Although “25 Miles” was a Top 10 hit, it often been overlooked when acts mine the Motown catalog. For nearly 20 years, Charles Wright and the Watts 103rd Street Rhythm Band were the only group to cover the song. Their version was released several months after Starr’s as an album track on “In the Jungle, Babe.” In 1989, UK dance outfit the Cookie Crew sampled “25 Miles” on their hit “Got to Keep On.” Australian boy band Human Nature covered “25 Miles” on their 2005 release “Reach Out: The Motown Album.”

Read Full Post »

mountain
Marvin Gaye and Tammi Terrell – “Ain’t No Mountain High Enough,” Pop # 19, R&B # 3

By Joel Francis

Marvin Gaye found his greatest early success as a duet partner. The 1964 album “Together” was his first album to chart, and his duets placed in the Top 20 with a consistency that eluded him as a solo artist. Unfortunately, Gaye’s soul partners, Mary Wells and Kim Weston, both left Motown for (allegedly) greener pastures shortly after collaborating with Gaye. As established Motown solo artists, pairing of Gaye with Wells and Weston made sense. The teaming of Gaye with Hitsville newcomer Tammi Terrell, however, was inspired.

Terrell arrived at Motown in 1965 after bouncing from Scepter Records, where she recorded as Tammy Montgomery, James Brown’s Try Records and the Chess Records subsidiary Checker. Her initial Motown singles didn’t much fare better than her previous efforts, but “Ain’t No Mountain High Enough” took both her and Gaye’s careers to a new level.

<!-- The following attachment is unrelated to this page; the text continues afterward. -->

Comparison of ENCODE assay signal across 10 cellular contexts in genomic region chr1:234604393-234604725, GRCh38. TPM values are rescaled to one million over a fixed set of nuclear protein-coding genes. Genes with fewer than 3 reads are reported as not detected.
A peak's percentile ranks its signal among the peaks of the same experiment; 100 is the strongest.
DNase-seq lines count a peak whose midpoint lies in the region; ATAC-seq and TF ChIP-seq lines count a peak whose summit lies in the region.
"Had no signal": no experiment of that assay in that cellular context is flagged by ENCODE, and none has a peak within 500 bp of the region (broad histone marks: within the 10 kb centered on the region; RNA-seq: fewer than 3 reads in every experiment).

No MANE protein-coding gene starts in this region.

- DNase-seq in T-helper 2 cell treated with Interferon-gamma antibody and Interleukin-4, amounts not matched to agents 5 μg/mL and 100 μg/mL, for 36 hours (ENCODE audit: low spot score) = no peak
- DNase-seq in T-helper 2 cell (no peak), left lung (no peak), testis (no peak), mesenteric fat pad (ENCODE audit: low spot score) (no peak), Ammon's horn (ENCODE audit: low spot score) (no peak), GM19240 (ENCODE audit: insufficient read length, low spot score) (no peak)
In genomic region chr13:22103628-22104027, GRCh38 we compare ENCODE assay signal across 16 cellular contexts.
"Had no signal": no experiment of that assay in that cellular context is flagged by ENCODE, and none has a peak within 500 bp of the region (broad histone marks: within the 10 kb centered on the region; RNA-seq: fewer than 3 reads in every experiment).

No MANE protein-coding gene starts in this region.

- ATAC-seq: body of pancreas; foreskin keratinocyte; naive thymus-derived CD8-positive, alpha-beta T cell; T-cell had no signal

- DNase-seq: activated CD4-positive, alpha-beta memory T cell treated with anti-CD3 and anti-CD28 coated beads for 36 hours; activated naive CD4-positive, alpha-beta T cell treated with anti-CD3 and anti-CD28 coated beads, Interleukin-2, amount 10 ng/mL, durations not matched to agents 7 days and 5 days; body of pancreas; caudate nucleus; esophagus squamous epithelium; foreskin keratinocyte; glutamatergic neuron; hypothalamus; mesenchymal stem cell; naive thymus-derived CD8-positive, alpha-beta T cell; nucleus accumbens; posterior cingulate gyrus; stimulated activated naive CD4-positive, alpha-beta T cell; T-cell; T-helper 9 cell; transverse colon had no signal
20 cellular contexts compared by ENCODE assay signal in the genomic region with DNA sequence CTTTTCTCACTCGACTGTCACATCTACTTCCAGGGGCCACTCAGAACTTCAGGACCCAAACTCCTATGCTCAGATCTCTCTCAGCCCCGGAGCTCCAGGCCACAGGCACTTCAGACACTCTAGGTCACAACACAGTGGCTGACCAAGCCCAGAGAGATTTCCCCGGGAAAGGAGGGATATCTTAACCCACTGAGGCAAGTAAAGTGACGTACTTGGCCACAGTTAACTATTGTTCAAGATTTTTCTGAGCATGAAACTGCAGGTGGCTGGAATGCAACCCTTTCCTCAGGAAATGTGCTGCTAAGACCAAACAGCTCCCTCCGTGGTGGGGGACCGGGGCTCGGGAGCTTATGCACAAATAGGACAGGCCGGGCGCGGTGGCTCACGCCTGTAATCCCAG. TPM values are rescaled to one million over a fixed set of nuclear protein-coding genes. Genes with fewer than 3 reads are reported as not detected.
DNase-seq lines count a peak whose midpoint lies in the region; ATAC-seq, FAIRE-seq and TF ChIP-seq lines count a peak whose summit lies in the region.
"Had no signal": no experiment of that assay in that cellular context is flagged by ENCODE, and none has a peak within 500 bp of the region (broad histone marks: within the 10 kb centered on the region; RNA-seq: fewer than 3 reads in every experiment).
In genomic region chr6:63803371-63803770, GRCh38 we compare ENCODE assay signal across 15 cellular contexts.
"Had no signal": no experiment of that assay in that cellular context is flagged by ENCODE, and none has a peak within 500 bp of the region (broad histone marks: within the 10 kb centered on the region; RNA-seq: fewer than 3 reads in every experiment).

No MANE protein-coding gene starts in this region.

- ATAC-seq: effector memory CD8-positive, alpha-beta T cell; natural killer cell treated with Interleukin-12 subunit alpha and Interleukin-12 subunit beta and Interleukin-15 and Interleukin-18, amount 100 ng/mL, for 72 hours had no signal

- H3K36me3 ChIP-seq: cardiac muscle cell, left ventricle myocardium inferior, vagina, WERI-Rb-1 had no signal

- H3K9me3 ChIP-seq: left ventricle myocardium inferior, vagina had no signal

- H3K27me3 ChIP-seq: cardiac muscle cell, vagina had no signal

Motown’s new singing pair was paired with the songwriting team Berry Gordy hired to replace the gradually exiting Holland-Dozier-Holland squad. Husband and wife Nickolas Ashford and Valerie Simpson came to Gordy’s attention in 1966 with their No. 1 hit “Let’s Go Get Stoned” for Ray Charles. (Ironically, “Stoned” was Charles’ first single after leaving rehab for his heroin addiction.)

“Mountain was a heck of a debut for both Ashford and Simpson and Gaye and Terrell. It’s obvious from the few seconds of spoken introduction that the signers have great rapport and their voices dance perfectly on the chorus. Although Gaye and Terrell sound like they’re giggling from the same care-free piano bench, their vocal parts were actually recorded separately. Terrell felt like she hadn’t rehearsed the lyrics enough to record with Gaye, so after some coaching with producers Harvey Fuqua and Johnny Bristol she cut her part alone.

Although Fuqua and Bristol had helmed dozens of Motown hits, “Mountain” doesn’t have the expected Hitsville sound. The most obvious explanation is that Ashford and Simpson were an “outside” songwriting team and that Holland-Dozier-Holland were on their way out. It also highlights that when people talk about the “Motown sound” they are often talking about Holland-Dozier-Holland’s signature production style. Holland-Dozier-Holland’s defection not only deprived Motown of its greatest songwriting team, but also Gordy’s vaunted “sound of young America.”

As one team of stars left, another was being born. The success of “Ain’t No Mountain High Enough” helped transform Gaye into one of Motown’s biggest and most enduring performers, whose brightest days were yet to come.

Read Full Post »

hunter

The Marvelettes – “The Hunter Gets Captured By the Game,” Pop # 13, R&B #2

By Joel Francis